Born in Sept., 2003, Winterton was one of the youngest players available in this NHL Entry Draft, but he comes across as quite mature, considering he is just 17 years old. He is known for his relentless work ethic and two-way play, not unlike top-pick Beniers. 

He agrees this is a fair generalization of his game. “I’m always a competitor, [and that’s] always useful on any team. Just competing to the best of my ability and then doing whatever I can for the team,” Winterton said after being selected No. 67 overall. “You have to play that way to enter the NHL. I need to get more work done in the offseason and stuff, but I think next year’s going to be a big year for me competing.”

12:07PM – With the No. 99 overall pick, the Kraken made their first international selection, taking Finnish defenseman Ville Ottavainen. At 18 years old, Ottavainen is quite sizable at 6-foot-5, 210 pounds, but reports indicate he can get up and down the ice with relative ease thanks to a powerful skating stride.

Ottavainen has had an interesting journey over the past couple of years, as he played in the OHL for the Kitchener Rangers in 2019-20, then went to Finland on loan in 2020-21. There, he worked his way up to SM-Liiga, the nation’s top pro league, and appeared in 22 games for JYP, notching a goal and two assists. 

Sadly, there was no media availability for Ottavainen on Saturday because, well… Finland. 

The Kraken have now gone forward-defenseman-forward-defenseman through four rounds. Is that a trend or a coincidence?

1:39PM – We’re pausing this post for now to go catch the team’s media availability, but we will be back later in the day to close out Seattle’s last couple picks.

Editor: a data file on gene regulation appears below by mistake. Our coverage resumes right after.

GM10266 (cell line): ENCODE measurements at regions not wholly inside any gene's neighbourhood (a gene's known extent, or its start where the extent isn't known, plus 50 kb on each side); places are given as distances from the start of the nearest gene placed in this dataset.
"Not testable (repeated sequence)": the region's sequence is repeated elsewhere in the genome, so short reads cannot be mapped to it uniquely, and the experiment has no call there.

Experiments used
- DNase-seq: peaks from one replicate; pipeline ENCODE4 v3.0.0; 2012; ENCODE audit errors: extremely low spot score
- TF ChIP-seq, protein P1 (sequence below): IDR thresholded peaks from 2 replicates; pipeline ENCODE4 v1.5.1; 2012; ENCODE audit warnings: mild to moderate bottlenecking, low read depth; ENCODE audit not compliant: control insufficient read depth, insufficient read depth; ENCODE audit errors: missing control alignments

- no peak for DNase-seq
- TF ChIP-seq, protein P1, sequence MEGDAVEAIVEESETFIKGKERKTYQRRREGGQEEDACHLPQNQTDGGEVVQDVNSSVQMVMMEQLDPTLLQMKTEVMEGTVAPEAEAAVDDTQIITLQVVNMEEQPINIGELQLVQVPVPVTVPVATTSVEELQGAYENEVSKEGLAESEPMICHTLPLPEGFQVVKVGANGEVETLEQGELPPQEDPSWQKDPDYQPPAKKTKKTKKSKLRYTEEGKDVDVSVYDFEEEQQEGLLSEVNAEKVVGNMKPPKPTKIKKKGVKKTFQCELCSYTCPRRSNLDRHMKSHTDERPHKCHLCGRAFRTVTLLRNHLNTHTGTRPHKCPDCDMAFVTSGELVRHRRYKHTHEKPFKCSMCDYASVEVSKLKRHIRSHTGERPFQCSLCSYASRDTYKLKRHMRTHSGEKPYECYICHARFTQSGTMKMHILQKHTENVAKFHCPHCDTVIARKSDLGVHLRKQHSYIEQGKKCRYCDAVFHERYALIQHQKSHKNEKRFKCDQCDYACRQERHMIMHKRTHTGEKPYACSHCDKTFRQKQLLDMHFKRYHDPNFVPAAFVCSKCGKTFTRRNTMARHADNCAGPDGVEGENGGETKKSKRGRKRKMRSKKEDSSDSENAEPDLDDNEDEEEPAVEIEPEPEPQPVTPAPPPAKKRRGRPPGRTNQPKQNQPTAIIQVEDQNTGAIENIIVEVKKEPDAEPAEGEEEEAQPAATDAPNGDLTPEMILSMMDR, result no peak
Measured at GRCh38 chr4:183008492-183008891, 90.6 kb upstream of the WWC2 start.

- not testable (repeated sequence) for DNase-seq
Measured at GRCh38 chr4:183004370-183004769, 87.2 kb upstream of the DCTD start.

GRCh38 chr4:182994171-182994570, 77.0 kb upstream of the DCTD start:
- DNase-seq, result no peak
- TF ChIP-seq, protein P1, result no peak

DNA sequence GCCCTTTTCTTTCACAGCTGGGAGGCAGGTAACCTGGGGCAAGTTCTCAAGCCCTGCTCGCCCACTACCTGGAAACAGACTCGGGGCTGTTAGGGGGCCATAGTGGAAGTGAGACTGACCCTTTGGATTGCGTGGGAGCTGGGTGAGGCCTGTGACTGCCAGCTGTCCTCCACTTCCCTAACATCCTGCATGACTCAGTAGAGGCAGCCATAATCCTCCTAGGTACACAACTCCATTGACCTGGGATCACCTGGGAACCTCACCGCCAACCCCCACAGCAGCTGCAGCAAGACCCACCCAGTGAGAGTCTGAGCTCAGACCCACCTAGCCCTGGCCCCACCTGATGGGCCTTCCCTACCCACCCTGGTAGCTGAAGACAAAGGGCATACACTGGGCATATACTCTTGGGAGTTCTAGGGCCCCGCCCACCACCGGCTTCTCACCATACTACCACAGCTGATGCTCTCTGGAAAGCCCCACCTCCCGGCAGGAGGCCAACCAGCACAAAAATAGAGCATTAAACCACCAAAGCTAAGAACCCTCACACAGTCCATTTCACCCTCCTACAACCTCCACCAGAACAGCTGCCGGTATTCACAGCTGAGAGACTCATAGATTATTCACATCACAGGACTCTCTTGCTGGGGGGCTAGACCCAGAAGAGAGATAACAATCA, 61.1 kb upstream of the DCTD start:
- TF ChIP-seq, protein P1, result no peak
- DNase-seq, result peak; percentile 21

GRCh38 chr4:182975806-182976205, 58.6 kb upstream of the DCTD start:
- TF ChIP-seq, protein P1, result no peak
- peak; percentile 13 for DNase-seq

5:00PM – Ok, media availability is over, so we’re playing catchup now! The Kraken really managed to run the gamut of leagues today, and took their first pick out of the QMJHL with Jacob Melanson of the Acadie-Bathurst Titan at No. 131 overall. Melanson is a right winger (so the oscillating between forward and defense continued to this point), who had 19 points in 18 games with the Titan during a shortened 2020-21 season. He played the previous year with the Quebec Remparts, where he posted 10 points in 39 games.

Though not enormous at 5-foot-11, 190 pounds, FC Hockey’s scouting report on Melanson indicates that he plays with a lot of physicality and can bring value by grinding out battles for loose pucks. 

Melanson had a tough season two years ago in Quebec. He broke his collarbone, recovered, and then got hurt again. He also didn’t think he was getting much of a chance with the Remparts, so his agent facilitated a trade to Bathurst, where he really turned it on after showing up for camp in what he said was the best shape of his life. Healthy and with a better opportunity with the Titan, Melanson feels he showed what he can do on the ice this past season.